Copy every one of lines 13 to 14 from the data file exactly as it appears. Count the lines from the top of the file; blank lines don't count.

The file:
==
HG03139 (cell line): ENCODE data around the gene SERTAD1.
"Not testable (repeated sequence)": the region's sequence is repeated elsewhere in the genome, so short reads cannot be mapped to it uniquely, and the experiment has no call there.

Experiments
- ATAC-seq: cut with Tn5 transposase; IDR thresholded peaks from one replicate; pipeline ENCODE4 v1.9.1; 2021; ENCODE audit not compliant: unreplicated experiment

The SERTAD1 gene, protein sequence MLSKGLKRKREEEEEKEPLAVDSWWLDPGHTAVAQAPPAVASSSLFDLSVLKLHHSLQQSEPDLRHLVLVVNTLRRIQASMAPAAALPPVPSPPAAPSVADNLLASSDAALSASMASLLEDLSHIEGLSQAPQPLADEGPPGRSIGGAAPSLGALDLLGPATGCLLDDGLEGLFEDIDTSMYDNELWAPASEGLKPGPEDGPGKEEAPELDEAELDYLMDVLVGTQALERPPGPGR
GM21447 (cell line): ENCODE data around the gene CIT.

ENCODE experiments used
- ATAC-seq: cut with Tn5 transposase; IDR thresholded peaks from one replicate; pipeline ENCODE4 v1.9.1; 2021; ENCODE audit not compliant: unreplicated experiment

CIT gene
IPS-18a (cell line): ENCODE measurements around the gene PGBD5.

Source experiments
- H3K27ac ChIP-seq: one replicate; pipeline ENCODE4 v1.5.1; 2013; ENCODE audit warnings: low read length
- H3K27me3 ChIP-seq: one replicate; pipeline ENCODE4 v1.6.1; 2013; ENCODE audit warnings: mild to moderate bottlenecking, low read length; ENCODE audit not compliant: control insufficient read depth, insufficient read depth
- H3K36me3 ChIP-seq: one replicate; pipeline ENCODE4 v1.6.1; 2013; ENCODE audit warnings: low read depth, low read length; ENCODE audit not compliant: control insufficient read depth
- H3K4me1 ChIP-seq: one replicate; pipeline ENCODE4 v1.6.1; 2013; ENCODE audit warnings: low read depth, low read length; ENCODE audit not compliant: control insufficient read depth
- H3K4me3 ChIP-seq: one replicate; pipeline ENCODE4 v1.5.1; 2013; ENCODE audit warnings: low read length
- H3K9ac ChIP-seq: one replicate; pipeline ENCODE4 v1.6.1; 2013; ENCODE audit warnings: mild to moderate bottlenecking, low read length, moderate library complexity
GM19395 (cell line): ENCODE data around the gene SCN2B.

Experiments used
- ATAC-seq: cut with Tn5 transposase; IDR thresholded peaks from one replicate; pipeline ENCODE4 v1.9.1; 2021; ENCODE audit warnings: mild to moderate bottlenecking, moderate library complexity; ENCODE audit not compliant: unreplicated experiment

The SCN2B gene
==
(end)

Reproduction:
- H3K27me3 ChIP-seq: one replicate; pipeline ENCODE4 v1.6.1; 2013; ENCODE audit warnings: mild to moderate bottlenecking, low read length; ENCODE audit not compliant: control insufficient read depth, insufficient read depth
- H3K36me3 ChIP-seq: one replicate; pipeline ENCODE4 v1.6.1; 2013; ENCODE audit warnings: low read depth, low read length; ENCODE audit not compliant: control insufficient read depth